These courses are certificated and require refresher training to be taken usually every three years in order to maintain competency and certification.

Specialist training, which is detailed below, will be needed by any staff who are required to administer medication for epileptic seizures.

Medication Types and Administration

Some pupils may need to have access to life-saving prescription drugs such as adrenaline for intramuscular use in anaphylaxis. All staff should be aware of such requirements and full details should be recorded in the pupil’s Individual Health Care Plan (IHCP). These drugs are listed in Schedule 19 of the Human Medicines Regulations 2012 and should only be administered by those trained to do so.

Prescription medication can only be administered in school when it would be detrimental to a child’s health or school attendance not to administer it. A school can only accept prescribed medicines if they are in date, labelled, and provided in the original container as dispensed by a pharmacist with clear instructions for administration, dosage and storage.

Schools can hold salbutamol inhalers (blue) for emergency use, but if a child diagnosed with asthma may need to use the school’s emergency inhaler, this possibility should be explained in their Individual Health Care Plan and schools should have asked for the parent’s consent at the same time as accepting the plan. The normal way to use the inhaler for both adults and children is:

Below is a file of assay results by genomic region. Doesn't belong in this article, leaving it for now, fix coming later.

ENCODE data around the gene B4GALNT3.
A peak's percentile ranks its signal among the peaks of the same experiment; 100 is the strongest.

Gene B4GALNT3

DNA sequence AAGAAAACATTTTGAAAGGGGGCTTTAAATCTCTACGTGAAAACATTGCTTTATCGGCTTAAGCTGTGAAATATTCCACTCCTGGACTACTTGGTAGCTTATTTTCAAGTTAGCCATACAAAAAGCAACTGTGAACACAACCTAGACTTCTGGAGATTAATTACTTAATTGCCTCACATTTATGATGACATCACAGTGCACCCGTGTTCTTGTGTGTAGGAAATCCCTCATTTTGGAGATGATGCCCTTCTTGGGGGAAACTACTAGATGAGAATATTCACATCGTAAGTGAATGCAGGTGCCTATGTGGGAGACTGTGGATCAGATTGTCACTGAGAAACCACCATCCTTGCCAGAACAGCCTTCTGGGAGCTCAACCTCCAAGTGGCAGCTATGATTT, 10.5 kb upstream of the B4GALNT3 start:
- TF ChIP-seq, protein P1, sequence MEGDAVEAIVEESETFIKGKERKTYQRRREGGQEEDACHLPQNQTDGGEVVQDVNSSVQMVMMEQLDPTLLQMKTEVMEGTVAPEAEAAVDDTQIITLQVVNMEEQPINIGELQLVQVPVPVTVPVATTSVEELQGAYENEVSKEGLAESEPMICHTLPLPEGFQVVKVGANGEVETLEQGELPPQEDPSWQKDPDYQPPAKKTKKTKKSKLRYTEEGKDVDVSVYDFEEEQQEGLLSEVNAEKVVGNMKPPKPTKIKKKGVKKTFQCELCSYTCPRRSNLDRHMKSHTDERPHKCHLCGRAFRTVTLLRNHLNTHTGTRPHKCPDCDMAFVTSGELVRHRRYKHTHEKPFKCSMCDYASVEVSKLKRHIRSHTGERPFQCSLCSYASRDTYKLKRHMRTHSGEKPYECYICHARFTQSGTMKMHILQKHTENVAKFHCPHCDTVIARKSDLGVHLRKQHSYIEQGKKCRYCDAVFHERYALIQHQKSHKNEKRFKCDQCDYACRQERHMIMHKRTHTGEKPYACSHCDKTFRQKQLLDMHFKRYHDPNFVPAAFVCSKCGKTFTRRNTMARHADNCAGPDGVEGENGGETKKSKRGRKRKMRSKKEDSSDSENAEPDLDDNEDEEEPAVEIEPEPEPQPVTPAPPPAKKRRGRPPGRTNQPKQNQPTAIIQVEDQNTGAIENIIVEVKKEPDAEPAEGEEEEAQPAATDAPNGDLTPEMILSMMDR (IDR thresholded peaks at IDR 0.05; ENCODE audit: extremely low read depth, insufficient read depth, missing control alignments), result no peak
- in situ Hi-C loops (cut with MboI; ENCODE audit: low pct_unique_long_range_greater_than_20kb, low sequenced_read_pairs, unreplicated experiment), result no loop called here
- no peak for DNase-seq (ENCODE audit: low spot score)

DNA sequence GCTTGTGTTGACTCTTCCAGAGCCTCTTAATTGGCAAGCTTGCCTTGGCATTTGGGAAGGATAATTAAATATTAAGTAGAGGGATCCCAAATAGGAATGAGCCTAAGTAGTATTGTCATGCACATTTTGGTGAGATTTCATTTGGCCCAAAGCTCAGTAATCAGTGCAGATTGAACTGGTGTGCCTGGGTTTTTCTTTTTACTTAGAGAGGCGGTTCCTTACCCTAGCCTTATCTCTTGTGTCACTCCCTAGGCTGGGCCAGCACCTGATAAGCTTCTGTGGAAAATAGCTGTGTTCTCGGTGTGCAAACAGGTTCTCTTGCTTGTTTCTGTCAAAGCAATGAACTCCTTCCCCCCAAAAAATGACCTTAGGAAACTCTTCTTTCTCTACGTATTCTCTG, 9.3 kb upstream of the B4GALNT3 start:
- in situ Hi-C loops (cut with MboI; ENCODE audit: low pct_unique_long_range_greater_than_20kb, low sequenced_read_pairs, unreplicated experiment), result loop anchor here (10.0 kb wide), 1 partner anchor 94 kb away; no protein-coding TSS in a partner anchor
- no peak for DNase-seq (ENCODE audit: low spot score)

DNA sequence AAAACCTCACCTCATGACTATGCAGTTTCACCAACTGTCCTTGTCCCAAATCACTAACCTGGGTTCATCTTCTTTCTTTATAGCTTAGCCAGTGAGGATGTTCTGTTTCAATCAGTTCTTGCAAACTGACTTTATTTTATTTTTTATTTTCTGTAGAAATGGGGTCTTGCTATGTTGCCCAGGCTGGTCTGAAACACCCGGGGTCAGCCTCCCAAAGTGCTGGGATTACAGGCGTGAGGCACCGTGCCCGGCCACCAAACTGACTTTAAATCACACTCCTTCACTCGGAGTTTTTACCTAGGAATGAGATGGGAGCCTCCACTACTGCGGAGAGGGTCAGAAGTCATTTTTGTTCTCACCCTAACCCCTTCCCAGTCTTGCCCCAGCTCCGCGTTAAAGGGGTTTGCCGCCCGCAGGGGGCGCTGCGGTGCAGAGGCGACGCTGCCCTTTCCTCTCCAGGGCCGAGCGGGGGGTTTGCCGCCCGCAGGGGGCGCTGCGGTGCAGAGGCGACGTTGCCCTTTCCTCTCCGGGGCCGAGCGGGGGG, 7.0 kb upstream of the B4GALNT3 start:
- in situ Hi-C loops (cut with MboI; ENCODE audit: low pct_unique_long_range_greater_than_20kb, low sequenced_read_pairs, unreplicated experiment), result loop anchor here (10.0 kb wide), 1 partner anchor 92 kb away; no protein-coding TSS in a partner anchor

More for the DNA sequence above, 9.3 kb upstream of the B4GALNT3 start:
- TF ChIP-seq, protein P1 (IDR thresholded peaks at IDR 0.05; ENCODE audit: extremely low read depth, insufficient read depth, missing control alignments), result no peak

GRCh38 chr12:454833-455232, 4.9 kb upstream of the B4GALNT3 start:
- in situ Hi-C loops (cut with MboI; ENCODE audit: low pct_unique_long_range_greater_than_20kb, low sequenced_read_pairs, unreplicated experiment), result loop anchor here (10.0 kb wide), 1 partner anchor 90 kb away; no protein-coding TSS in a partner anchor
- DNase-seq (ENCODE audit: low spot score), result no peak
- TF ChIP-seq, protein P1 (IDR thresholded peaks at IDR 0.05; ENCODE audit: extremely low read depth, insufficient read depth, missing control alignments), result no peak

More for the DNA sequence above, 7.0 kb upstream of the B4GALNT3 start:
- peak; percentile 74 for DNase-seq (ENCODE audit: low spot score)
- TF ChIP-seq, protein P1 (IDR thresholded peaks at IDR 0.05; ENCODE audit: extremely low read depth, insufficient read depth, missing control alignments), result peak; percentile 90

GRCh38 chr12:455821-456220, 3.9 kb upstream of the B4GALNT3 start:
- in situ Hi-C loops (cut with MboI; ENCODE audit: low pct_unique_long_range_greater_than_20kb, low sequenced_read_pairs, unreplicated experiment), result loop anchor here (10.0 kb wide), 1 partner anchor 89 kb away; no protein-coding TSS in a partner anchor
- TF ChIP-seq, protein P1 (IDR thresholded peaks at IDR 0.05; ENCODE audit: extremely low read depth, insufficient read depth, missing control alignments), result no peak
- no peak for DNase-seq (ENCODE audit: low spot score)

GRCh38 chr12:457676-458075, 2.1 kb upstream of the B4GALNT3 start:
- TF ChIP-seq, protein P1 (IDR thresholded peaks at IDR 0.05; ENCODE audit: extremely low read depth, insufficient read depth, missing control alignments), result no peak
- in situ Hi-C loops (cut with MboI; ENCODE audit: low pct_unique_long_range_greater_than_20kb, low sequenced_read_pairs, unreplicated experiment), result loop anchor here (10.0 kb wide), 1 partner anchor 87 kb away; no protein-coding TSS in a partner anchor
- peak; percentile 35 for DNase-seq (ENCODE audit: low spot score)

• 1 or 2 puffs of salbutamol when needed
  • Up to a maximum of 4 times in 24 hours regardless of whether they have 1 puff or 2 puffs at a time
  • In a sudden emergency asthma attack, the inhaler can be used more, up to 10 puffs. Wait 30 seconds and always shake the inhaler between each puff.

Since 2014, (2017 for adrenaline auto-injectors) schools have been allowed to keep some medications on their premises for emergency use. These medicines are often known as rescue medicines. Rescue medicines refer to medicines that are administered in an emergency situation such as an epileptic seizure lasting for longer than the specified time frame or adrenaline auto-injectors that are administered in case of severe allergic reaction. The most common rescue medicines in schools include: